After the first two British-Afghan Wars , the British Empire succeeded in delimiting its colonial possessions in British India (now Pakistan) from the Emirate of Afghanistan in 1872 with the Frontier Crimes Regulation and in 1893 with the Durand Line . The line was named after the then foreign minister of the Indian administration, Henry Mortimer Durand , and was decided by mutual agreement under British pressure. The demarcation line was deliberately placed through the settlement areas of the Pashtuns , which led to the fact that some tribes of the Pashtuns, such as the Kharoti, divided and hundreds of Afghan villages separated. About a third of the Afghan territory fell to the British. Furthermore, the British colonial power pursued the goal of better protecting the north-western border of their territory, what was then British India, against the expanding Tsarist Russia by establishing a strategic buffer zone .
In 1947 the state of Pakistan was founded with the inclusion of Pashtun areas. The Afghan Loja Jirga of 1949 then declared the Durand Line to be invalid because the original agreement had been concluded with the British and not with the Pakistani government; the Vienna Convention on the Law of Treaties , according to which a bilateral treaty cannot be challenged by unilateral contradiction, has not been ratified by either Afghanistan or Pakistan . Occasionally, it is said that the treaty had expired in 1993 and that the Durand Line is no longer the official border between the states of Afghanistan and Pakistan. However, the contract did not contain a time limit and could therefore not expire. In view of the controversial situation, NATO and ISAF also speak of an AfPak region .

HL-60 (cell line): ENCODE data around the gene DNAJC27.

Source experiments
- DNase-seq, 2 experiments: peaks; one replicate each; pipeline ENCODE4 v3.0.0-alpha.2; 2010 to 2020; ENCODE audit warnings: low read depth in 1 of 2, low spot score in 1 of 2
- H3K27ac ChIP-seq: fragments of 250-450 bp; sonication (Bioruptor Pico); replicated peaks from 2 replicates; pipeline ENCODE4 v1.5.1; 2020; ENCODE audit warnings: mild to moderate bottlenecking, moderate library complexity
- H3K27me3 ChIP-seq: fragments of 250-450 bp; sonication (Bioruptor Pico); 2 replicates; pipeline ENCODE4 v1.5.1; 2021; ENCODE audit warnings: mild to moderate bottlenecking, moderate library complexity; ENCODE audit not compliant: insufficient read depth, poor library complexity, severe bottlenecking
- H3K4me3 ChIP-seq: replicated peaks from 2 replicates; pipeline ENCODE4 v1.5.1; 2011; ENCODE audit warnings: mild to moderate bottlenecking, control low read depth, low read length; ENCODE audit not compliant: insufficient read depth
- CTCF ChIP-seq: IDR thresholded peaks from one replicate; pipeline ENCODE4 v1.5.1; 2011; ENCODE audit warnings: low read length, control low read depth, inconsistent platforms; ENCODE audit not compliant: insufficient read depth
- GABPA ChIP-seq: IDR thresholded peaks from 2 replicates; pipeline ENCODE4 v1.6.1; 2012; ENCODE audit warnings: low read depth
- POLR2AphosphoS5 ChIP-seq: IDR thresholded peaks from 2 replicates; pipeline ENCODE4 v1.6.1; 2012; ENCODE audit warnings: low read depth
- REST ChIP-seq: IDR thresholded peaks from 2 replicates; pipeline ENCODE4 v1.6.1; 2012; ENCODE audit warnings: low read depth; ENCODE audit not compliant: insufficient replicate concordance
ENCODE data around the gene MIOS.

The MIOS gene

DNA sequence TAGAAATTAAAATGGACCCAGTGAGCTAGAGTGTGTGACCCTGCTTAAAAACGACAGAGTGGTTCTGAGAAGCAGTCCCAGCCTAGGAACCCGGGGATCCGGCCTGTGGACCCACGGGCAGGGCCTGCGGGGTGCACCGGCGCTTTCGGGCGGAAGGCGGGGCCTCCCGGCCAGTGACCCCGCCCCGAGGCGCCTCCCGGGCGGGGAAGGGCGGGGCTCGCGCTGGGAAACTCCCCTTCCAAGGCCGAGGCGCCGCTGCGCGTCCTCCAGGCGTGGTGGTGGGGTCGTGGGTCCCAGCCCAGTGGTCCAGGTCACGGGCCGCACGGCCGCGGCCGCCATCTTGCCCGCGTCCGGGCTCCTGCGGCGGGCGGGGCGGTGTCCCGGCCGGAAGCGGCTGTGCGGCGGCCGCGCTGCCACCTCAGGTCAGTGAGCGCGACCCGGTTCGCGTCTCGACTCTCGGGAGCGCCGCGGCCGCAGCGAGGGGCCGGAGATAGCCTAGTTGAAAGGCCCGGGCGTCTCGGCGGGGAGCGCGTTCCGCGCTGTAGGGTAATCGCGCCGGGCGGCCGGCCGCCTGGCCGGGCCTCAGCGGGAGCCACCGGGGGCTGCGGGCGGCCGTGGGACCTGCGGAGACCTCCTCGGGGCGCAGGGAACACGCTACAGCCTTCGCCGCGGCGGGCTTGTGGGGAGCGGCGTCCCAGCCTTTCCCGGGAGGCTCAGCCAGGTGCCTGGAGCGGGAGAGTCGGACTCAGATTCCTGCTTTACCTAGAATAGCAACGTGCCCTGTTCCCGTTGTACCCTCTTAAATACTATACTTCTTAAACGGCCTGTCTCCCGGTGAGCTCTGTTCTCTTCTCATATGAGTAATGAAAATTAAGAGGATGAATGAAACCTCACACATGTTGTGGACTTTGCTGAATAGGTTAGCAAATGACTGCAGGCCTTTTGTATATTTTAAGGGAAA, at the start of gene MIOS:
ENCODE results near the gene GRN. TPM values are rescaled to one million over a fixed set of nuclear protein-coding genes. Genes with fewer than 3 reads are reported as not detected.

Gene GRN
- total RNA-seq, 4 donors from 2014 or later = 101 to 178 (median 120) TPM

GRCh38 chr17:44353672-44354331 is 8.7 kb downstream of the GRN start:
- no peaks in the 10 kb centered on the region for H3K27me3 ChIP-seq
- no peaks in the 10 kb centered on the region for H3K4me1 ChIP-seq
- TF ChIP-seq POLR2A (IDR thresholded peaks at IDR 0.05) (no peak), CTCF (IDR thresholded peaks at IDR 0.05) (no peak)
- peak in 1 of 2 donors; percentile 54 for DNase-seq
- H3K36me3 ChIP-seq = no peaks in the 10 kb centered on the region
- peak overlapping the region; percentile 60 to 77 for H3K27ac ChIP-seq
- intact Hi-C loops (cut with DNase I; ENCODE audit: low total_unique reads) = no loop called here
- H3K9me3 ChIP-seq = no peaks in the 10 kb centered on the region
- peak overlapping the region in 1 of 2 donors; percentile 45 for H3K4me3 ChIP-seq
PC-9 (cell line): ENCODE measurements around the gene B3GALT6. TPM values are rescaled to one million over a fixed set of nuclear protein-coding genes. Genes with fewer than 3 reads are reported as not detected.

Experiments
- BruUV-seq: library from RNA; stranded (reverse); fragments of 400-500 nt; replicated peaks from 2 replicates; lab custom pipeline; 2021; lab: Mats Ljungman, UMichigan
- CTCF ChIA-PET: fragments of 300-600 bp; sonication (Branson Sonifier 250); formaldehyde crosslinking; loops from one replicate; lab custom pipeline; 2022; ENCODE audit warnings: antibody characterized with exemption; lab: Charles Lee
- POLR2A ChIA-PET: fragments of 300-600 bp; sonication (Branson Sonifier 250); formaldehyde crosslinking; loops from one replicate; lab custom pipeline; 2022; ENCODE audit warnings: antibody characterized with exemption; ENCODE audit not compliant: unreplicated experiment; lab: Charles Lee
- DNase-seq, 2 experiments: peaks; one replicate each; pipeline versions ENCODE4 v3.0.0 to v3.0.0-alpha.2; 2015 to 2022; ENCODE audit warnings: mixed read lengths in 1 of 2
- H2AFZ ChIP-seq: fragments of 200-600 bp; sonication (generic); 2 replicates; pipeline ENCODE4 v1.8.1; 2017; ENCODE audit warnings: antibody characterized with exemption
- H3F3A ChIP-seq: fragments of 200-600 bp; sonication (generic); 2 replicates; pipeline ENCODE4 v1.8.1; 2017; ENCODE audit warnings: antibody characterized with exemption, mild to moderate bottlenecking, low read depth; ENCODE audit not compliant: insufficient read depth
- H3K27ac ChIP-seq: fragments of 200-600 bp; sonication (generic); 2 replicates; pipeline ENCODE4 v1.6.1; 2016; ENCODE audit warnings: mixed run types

The demarcation line, which can hardly be monitored, moved back into public awareness in the wake of the war on terrorism after the attacks of September 11, 2001 . Taliban fighters and Al Qaeda supporters moved relatively unhindered in the area and found refuge in the autonomous Pashtun regions in Pakistan. The establishment of an official border is therefore of enormous importance for the further peace and stability of both countries and plays a key role in the peace negotiations.
- The creation of the Durand line: account of Algernon Durand, British officer and brother of Henry M. Durand
- Durand Line and Pashtunistan
- Durand line on afghanland.com (English)
- Durand line on www.irinnews.org (English)
- Habibo Brechna: The History of Afghanistan . 2nd Edition. vdf Hochschulverlag AG, Zurich 2012, ISBN 3-7281-3391-4 .
- http://afghanic.de/images/Docs/Durand%20Line%20Agreement.pdf Durand Line Agreement November 12, 1893, accessed on December 17, 2014